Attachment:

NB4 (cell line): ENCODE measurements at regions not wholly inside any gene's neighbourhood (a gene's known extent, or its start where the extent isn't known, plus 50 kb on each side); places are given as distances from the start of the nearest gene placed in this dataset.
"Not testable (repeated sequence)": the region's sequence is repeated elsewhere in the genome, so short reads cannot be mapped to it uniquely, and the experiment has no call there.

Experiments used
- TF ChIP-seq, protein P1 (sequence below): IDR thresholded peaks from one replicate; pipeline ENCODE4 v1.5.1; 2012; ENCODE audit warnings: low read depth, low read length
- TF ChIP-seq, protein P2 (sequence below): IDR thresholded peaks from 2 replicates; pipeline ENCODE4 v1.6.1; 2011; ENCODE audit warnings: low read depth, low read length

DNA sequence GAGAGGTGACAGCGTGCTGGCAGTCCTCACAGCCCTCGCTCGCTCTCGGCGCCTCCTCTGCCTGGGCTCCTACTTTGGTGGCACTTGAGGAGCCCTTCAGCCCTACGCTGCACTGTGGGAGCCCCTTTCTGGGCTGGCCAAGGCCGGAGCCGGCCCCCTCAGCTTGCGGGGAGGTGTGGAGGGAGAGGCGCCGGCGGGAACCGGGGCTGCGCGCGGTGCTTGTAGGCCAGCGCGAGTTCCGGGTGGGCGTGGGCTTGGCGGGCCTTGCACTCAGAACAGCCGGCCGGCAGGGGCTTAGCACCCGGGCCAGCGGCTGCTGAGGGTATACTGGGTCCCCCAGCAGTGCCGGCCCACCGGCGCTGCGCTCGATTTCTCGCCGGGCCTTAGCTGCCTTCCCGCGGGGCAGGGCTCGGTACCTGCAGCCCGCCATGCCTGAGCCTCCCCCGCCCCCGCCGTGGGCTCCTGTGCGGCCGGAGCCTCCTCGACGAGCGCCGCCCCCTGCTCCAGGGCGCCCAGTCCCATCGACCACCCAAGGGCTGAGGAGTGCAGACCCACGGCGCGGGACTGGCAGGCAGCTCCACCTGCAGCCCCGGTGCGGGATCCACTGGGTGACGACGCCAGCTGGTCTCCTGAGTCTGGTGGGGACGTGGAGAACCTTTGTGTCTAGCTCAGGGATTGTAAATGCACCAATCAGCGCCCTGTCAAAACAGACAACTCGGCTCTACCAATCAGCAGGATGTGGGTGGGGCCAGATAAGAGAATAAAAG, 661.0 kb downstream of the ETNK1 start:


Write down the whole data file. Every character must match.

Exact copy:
NB4 (cell line): ENCODE measurements at regions not wholly inside any gene's neighbourhood (a gene's known extent, or its start where the extent isn't known, plus 50 kb on each side); places are given as distances from the start of the nearest gene placed in this dataset.
"Not testable (repeated sequence)": the region's sequence is repeated elsewhere in the genome, so short reads cannot be mapped to it uniquely, and the experiment has no call there.

Experiments used
- TF ChIP-seq, protein P1 (sequence below): IDR thresholded peaks from one replicate; pipeline ENCODE4 v1.5.1; 2012; ENCODE audit warnings: low read depth, low read length
- TF ChIP-seq, protein P2 (sequence below): IDR thresholded peaks from 2 replicates; pipeline ENCODE4 v1.6.1; 2011; ENCODE audit warnings: low read depth, low read length

DNA sequence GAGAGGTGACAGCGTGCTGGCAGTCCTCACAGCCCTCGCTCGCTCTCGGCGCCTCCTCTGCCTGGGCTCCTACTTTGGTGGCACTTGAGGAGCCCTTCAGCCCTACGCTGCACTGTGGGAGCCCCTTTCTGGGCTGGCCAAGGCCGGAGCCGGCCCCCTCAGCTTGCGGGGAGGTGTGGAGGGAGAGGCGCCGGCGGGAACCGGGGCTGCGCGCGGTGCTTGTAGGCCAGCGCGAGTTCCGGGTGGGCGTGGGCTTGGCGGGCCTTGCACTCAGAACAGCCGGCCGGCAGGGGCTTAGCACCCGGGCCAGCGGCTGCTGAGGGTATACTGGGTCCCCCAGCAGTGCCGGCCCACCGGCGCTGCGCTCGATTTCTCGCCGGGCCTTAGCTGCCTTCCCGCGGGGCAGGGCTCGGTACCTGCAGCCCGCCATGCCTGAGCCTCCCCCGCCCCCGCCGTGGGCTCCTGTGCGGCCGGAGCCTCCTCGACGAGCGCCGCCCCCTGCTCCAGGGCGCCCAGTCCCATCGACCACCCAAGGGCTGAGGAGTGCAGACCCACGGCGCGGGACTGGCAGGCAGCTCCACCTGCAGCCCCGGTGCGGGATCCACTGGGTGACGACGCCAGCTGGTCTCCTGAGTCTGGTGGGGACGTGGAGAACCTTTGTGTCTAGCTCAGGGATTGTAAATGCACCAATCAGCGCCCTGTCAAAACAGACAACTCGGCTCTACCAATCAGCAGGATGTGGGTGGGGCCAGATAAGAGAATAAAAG, 661.0 kb downstream of the ETNK1 start: